The U.S. House of Representatives today approved legislation authored by Rep. Peter DeFazio (D-Springfield) to close our trade deficit and help our nation export goods, not jobs. DeFazio's legislation, H.R. 1875, the Emergency Trade Deficit Commission, passed unanimously.
DeFazio is part of a coalition of members that has developed the "Make it in America" manufacturing initiative to rebuild America's manufacturing base and bring and keep good value jobs here in the U.S. H.R. 1875 is intended to help establish a coherent trade strategy to achieve balanced trade. In addition to DeFazio's bill, the "Make it in America" initiative also provides incentives for manufacturing investment in the U.S. to create a level playing field for U.S. manufacturers, improve U.S. infrastructure, and strengthen the labor pool through improved education and training programs.
"We need a trade overhaul to help our nation export goods, not jobs," DeFazio said. "The world is not forever going to lend us money to buy things that we used to make here. And as we impoverish more and more of the middle class by exporting their jobs, we're going to have even less capability of buying those goods. Something has to change."
In 1998, the United States trade deficit was $166 billion, which led Congress to authorize the Trade Deficit Review Commission. This Commission was the watered down version of the End the Trade Deficit Act introduced in 1997 by Rep DeFazio and Senator Dorgan. Unfortunately, the Commission was deadlocked along ideological lines and no recommendations were ever enacted.
Fast forward to today and the trade deficit has ballooned to $677 billion in 2008, $700 billion in 2007, both down from the largest negative trade balance in history, $753 billion in 2006. But this is not a new trend. The United States has had 33 years of consecutive annual trade deficits, totaling $6.7 trillion. In the last ten years, the annual trade balance has increased by a magnitude of seven. Deficits of this magnitude mean the loss of millions of good paying jobs, the loss of critical manufacturing infrastructure, and that foreign countries, like China, who finance our debt, have undue influence over policies.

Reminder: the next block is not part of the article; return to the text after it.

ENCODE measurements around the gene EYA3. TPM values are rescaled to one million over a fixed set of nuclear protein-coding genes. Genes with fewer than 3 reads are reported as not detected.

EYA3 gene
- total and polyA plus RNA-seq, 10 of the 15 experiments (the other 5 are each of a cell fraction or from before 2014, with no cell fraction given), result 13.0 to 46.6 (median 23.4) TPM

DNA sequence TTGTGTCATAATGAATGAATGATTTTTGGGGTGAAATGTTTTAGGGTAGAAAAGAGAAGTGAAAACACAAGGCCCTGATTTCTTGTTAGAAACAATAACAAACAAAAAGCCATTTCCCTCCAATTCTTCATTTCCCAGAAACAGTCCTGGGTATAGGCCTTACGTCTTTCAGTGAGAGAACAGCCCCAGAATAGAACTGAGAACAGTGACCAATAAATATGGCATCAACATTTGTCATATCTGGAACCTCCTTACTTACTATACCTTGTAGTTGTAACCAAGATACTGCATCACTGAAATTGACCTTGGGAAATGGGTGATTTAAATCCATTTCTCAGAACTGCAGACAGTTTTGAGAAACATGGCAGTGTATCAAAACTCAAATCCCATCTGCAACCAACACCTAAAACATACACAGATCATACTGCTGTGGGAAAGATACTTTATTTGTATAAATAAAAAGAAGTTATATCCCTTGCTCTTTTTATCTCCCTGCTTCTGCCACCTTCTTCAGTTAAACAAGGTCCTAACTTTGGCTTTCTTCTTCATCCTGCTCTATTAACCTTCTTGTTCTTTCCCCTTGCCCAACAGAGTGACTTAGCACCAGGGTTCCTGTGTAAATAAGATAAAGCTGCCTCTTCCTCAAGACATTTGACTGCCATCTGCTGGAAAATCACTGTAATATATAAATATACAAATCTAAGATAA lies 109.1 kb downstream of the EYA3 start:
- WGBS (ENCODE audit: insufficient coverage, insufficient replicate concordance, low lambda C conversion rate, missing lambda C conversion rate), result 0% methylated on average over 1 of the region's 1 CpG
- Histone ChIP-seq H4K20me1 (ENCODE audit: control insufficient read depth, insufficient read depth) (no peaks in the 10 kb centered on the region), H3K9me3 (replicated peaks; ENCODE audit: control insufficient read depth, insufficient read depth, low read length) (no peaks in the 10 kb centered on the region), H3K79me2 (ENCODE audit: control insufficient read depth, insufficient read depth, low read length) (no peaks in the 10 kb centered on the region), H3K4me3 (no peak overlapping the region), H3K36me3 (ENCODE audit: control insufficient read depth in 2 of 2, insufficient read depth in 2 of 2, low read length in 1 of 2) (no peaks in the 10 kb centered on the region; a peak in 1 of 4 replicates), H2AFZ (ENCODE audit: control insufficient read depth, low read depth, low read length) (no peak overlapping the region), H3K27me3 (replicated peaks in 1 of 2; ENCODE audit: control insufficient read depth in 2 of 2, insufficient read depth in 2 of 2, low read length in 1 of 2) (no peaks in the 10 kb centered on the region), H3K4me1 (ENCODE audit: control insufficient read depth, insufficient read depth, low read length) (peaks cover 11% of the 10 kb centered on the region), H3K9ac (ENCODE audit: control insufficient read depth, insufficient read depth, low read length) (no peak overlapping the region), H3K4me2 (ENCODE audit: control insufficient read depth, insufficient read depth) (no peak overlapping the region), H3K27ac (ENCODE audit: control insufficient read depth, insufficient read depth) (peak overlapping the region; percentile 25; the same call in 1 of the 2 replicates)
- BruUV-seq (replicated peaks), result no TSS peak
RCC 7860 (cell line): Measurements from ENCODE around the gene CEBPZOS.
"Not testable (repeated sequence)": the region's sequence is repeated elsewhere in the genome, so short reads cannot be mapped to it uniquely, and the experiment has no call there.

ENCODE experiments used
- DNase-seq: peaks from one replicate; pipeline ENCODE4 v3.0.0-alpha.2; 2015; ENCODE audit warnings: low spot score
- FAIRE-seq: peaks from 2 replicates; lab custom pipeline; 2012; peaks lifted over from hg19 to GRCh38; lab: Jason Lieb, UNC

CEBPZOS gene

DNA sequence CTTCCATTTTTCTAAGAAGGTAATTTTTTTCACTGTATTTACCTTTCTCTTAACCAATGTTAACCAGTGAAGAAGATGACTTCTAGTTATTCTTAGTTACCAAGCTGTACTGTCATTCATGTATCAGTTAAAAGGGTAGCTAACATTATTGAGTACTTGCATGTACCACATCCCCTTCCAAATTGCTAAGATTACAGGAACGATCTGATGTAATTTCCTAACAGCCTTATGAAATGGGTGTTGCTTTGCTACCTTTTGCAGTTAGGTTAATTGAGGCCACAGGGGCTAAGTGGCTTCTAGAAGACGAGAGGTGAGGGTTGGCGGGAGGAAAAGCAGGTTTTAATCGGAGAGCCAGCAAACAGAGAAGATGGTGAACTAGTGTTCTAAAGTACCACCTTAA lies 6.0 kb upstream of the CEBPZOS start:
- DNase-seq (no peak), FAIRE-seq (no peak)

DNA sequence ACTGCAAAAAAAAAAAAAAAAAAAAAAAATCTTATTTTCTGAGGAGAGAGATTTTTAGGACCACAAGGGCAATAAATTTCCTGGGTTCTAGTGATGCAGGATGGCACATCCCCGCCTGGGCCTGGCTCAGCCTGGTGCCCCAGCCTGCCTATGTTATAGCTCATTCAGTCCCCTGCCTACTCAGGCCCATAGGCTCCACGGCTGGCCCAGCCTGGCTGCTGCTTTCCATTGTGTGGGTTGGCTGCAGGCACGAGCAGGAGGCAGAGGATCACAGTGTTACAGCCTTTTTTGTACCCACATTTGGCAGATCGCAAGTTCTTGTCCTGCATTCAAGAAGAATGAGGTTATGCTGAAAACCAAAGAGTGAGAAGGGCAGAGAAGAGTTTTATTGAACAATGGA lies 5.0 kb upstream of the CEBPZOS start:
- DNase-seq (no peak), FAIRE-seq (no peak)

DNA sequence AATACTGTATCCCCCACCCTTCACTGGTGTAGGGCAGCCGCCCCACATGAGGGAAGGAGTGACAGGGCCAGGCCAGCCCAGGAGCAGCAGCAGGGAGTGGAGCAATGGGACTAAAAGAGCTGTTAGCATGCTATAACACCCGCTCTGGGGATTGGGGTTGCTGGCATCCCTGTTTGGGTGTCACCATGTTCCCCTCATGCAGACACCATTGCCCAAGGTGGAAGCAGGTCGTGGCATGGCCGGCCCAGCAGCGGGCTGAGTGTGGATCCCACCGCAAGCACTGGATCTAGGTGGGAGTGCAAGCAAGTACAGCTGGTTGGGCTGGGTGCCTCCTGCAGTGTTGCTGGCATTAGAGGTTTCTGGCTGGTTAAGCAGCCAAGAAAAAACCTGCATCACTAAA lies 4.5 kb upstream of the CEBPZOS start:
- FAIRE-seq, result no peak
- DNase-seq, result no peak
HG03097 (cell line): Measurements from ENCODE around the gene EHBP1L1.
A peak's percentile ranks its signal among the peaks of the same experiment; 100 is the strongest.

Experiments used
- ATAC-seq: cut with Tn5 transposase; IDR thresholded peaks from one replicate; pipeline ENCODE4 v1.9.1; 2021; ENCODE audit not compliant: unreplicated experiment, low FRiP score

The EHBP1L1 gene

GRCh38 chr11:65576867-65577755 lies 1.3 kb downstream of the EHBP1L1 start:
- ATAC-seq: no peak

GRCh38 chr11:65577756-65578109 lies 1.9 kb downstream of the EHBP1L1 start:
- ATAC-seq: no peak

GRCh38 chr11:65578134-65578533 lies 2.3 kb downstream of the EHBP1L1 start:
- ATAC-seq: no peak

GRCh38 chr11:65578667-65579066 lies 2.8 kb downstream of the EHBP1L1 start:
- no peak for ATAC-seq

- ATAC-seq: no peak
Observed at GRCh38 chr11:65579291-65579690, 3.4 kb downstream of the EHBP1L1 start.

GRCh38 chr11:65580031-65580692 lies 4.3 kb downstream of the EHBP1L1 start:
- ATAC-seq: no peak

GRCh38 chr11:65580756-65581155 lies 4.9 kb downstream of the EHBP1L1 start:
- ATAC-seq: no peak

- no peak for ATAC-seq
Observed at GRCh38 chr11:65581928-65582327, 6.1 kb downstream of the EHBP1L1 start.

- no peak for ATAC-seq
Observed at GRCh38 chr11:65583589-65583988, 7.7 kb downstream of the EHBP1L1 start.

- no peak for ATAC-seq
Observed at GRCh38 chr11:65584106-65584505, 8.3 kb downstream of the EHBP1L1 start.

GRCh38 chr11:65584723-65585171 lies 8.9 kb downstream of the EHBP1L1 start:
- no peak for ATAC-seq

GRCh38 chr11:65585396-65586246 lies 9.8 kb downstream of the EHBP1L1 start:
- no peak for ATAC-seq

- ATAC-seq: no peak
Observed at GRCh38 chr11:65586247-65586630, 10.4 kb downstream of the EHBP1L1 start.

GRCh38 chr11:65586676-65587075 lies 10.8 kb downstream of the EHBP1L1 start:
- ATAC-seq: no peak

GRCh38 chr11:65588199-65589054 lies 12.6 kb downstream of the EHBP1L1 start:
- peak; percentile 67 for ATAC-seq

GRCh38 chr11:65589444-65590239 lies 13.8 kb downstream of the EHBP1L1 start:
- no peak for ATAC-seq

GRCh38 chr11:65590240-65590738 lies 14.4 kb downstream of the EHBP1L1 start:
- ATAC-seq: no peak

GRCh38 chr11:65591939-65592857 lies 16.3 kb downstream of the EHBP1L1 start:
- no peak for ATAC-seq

The recession has not changed the underlying trend. While the trade deficit dropped to $375 billion (for goods and services) in 2009, the real story is the imbalance between China and the U.S. In 2009, we ran a manufacturing trade deficit with China of $226 billion, a full 44% of our trade gap.
"The U.S. gets played for a sucker in these trade deals," DeFazio continued. "Our trade policies all have the same fundamental flaw; they open up U.S. markets to imports, but always fail to open up foreign markets to U.S. exports. The commission will review U.S. trade policies that have allowed huge multinational corporations to export our industrial manufacturing base as they chase the cheapest labor and lax environmental and safety standards around the world."
The Chinese have been particularly effective in protecting their markets while the U.S. has given away millions of manufacturing jobs. For instance, the Chinese passed a law prohibiting the sale of any renewable technology unless it was manufactured in China by a Chinese company. We can talk about green jobs and how they will put American's back to work, but we're importing Chinese windmills and they are excluding any kind of green technologies made here in the U.S. from being sold in their country. The U.S. has lost 3,718,000 manufacturing jobs since 1998, including more than 45,000 here in Oregon.
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